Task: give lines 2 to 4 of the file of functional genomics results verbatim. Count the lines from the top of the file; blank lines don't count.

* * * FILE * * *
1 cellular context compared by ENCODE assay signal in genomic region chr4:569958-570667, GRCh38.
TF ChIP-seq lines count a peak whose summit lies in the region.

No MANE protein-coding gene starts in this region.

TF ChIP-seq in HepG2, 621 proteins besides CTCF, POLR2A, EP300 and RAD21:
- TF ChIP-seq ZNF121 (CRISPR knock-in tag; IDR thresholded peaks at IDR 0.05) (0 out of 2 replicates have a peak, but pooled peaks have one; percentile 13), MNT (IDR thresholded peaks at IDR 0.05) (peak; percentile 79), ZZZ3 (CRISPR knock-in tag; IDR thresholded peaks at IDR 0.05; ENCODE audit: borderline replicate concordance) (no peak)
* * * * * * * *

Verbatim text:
TF ChIP-seq lines count a peak whose summit lies in the region.

No MANE protein-coding gene starts in this region.

TF ChIP-seq in HepG2, 621 proteins besides CTCF, POLR2A, EP300 and RAD21: